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There's now a farm and orchard on top of the Javits Center

The plan is to grow up to 40,000 pounds of produce each year.

Shaye Weaver
Written by
Shaye Weaver

Way atop New York City's massive convention center is a one-acre farm and a 10,000 square foot orchard that grows fruit.

You wouldn't know it to look at the Javits Center, but it's now home to a green roof farm that will grow up to 40,000 lbs of produce per year.

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Brooklyn Grange, the New York City-based rooftop farming, design/build, and events business, is working The Farm at the Javits Center, which has a one-acre green roof farm, an all-season greenhouse, a 10,000 square foot orchard and food forest with dozens of fruit-bearing trees, and a 344,000-gallon underground cistern for recovering and recycling rainwater runoff.

The farm has 18 inches of agricultural soil, 32 apple and six pear trees growing in almost four feet of soil, and a landscape of native and pollinator-friendly plants. The hope is to grow up to 40,000 pounds of produce each year, which will be served onsite by the Javits Center’s caterer, CULTIVATED.

You might've heard that the Javits Center had a garden on its roof before—it already hosted a 6.75-acre passive green roof, but the Brooklyn Grange has turned that into an active farm for "roof-to-table" meals for its visitors and staff.

"We’re taking sustainability to the next level—literally," said Alan Steel, the president and CEO of the New York Convention Center Operating Corporation. "We’re excited to work with Brooklyn Grange to create a unique roof-to-table experience for our guests in the new heart of New York City. This innovative farm will enable our staff to push the boundaries of sustainability and further explore how to improve the quality of life for our neighbors—those with wings and those without."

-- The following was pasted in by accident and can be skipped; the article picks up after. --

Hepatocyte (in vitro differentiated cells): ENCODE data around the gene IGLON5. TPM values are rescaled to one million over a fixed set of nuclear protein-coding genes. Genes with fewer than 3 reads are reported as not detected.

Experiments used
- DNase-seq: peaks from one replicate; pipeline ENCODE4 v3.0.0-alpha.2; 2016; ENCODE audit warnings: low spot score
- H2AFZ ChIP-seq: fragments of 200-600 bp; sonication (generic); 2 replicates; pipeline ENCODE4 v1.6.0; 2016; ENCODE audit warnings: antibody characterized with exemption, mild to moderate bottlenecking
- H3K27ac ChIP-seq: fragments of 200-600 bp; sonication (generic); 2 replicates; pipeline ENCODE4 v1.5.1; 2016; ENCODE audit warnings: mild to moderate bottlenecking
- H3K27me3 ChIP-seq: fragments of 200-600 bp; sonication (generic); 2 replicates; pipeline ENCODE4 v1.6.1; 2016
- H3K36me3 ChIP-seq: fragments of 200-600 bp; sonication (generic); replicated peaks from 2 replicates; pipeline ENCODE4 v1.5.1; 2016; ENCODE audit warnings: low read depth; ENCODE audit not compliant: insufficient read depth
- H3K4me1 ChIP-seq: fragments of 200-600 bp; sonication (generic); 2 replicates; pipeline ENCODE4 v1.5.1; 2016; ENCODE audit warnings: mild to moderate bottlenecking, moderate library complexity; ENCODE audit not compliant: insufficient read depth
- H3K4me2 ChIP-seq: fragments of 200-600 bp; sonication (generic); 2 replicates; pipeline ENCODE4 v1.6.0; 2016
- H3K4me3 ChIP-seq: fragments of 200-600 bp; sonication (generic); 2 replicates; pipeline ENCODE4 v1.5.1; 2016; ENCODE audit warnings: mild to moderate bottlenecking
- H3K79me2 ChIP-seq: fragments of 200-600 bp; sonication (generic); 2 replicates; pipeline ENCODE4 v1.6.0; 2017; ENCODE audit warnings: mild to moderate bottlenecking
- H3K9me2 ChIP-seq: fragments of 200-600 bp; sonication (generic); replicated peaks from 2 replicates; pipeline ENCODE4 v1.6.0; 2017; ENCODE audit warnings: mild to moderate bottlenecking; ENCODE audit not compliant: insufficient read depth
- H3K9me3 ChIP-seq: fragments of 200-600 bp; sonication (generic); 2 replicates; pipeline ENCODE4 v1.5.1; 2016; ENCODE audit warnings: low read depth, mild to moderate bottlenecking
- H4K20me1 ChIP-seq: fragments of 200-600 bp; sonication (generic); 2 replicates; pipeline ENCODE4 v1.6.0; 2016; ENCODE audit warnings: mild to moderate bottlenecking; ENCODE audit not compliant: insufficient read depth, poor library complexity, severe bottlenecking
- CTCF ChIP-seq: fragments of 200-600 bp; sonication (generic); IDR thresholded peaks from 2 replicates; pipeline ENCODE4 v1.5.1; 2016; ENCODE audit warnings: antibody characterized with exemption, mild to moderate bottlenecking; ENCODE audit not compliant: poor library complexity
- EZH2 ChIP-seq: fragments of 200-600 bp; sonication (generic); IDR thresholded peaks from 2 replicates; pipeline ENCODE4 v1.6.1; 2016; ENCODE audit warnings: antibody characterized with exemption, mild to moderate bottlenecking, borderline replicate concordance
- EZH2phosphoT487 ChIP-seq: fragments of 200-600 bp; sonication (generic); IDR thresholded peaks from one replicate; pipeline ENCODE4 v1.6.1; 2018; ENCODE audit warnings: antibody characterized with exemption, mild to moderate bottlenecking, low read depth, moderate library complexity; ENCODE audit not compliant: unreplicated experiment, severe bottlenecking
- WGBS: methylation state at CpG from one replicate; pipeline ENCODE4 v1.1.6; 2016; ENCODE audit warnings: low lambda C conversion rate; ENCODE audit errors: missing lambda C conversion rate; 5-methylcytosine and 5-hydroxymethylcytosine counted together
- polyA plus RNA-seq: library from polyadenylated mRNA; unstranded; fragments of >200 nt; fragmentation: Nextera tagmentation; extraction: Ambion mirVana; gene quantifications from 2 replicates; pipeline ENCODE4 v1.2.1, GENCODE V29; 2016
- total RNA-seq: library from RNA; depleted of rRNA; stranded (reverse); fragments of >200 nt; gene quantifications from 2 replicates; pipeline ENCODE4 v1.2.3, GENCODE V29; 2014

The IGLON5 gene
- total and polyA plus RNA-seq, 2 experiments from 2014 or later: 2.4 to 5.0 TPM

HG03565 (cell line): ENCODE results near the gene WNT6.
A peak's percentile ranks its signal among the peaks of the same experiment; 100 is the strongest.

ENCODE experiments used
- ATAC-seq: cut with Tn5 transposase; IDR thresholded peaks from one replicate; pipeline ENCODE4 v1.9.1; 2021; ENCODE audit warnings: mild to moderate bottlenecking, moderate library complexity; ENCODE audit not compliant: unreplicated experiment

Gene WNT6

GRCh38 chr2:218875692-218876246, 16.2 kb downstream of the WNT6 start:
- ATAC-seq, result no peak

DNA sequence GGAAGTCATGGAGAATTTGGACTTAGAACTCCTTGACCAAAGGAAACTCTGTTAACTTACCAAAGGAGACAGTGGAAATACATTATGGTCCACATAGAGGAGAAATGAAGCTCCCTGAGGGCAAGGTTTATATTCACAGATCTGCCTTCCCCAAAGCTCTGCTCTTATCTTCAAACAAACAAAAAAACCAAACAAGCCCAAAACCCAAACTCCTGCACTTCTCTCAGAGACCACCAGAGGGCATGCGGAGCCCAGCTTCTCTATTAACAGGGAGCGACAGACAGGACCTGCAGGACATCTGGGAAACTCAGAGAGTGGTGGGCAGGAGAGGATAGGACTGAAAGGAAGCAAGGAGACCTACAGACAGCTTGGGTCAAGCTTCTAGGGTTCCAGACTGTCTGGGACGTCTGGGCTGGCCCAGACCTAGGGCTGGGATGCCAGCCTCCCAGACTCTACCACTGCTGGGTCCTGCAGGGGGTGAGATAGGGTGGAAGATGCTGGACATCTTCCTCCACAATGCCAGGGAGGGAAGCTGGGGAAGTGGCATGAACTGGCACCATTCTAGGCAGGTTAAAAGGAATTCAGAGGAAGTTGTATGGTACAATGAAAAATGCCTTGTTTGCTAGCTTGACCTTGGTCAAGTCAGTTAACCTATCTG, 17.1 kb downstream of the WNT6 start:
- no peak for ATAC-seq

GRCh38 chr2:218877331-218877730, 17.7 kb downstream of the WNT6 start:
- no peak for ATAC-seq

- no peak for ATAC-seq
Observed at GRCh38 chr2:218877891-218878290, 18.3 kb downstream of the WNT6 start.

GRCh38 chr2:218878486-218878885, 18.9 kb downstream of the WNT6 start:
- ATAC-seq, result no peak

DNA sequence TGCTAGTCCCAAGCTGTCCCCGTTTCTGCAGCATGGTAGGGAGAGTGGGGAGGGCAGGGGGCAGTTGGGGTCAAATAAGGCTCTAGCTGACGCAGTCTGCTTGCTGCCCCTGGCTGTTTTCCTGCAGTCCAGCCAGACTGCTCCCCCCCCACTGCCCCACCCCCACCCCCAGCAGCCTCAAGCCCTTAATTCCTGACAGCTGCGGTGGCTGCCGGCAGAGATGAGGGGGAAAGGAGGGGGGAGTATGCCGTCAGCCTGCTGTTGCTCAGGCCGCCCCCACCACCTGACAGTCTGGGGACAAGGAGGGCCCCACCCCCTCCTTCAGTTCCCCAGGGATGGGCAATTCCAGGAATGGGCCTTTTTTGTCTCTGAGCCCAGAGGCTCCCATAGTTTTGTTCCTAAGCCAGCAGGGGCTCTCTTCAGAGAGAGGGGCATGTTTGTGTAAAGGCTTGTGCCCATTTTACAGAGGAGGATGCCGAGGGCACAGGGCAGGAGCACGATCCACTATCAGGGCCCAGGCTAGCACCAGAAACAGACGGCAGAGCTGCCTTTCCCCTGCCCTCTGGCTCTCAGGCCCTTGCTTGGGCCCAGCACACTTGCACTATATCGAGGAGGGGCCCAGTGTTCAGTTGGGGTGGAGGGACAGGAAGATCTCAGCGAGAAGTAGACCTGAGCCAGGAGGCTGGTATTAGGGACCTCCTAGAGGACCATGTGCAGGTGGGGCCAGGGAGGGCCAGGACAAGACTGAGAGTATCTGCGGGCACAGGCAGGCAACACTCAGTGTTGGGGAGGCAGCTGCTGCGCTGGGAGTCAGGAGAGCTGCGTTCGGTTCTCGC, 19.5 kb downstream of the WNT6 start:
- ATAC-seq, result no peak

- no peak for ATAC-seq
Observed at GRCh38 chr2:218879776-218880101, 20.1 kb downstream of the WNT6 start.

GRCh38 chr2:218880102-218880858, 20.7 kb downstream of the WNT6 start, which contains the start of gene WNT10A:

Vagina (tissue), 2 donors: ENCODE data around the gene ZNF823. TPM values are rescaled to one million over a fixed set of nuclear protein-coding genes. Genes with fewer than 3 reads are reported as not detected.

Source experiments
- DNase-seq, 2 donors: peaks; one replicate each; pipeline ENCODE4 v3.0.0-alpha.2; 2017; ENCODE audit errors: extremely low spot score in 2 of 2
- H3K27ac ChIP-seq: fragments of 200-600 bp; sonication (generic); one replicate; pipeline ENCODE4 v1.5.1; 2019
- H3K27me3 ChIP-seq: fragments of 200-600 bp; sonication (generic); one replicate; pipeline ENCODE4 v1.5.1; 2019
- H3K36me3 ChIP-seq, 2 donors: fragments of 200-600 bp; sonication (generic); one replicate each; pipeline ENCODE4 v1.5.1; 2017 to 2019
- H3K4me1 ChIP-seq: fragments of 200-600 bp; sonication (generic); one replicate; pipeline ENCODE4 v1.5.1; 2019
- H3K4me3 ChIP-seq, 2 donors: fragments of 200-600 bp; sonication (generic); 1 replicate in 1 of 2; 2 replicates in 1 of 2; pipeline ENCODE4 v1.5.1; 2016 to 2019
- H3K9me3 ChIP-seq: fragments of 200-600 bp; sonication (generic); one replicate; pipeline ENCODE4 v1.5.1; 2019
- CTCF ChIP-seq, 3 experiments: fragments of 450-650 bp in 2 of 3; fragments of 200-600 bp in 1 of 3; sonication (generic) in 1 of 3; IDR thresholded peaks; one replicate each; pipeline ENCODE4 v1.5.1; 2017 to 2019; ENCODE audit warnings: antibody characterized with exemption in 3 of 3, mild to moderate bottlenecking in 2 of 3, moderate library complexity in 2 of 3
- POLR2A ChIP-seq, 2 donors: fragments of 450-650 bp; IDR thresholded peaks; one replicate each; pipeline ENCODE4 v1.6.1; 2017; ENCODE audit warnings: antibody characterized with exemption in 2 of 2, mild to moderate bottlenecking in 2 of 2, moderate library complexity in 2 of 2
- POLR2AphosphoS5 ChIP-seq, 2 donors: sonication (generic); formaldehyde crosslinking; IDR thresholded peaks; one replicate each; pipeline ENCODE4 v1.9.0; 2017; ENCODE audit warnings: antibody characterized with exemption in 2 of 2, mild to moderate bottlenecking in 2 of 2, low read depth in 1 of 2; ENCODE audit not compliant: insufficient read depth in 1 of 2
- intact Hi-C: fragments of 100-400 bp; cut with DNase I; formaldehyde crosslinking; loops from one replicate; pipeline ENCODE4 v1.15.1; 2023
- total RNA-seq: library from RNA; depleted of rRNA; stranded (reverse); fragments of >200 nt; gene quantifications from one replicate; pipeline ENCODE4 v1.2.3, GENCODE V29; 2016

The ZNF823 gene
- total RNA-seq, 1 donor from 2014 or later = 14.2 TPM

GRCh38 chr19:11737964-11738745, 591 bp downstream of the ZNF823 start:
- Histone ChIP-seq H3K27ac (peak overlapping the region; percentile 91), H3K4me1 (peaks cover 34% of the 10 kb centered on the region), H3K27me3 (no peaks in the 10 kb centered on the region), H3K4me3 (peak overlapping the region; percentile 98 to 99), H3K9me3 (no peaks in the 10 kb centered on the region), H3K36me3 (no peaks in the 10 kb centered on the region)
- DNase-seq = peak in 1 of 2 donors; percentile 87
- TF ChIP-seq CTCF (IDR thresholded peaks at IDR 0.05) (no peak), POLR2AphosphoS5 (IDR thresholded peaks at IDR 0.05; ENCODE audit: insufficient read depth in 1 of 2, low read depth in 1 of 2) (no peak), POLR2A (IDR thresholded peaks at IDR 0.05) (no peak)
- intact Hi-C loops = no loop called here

Brooklyn Grange at Javits Center
Photograph: courtesy the Javits Center

It's much more than just a farm—the green roof and 344,000-gallon underground rainwater cistern will prevent millions of gallons of stormwater from entering New York City’s sewer system each year, according to Javits Center officials. This rainwater will instead be used to irrigate crops and trees, which will limit the farm's municipal water use by about 50%. With a deeper soil depth, the farm will also reduce surface and air temperatures above and below the roof, helping to combat the urban heat island effect in a rapidly warming city. It'll also encourage biodiversity and habitat for native and migratory pollinators.

A valuable addition to the 5.6 acres of rooftop space already being farmed by Brooklyn Grange, the impact of The Farm at the Javits Center will be massive, challenging millions of visitors per year to think differently about food, farming, and even cities.

”It is widely recognized that the cities of today were not designed to adequately meet the challenges of tomorrow’s climate," Gwen Schantz, the co-Founder and Chief Creative Officer of Brooklyn Grange, said. "We design all our green spaces to draw in and engage the community with positive conversations about sustainability, and we aim to inspire every visitor to The Farm at the Javits Center to think what cities of the future might look like."

Starting next year, the Farm at Javits Center will host public programming and events, where you'll be able to see the farm yourself. The center also has a 15,000 square-foot, glass-enclosed space that can host events with up to 1,500 individuals throughout the year, as well as a massive outdoor terrace, giving guests the chance to enjoy native wildflowers maintained by Brooklyn Grange’s landscape maintenance team—allowing the public to see it whenever they attend an event here.

Brooklyn Grange at Javits Center
Photograph: courtesy the Javits Center

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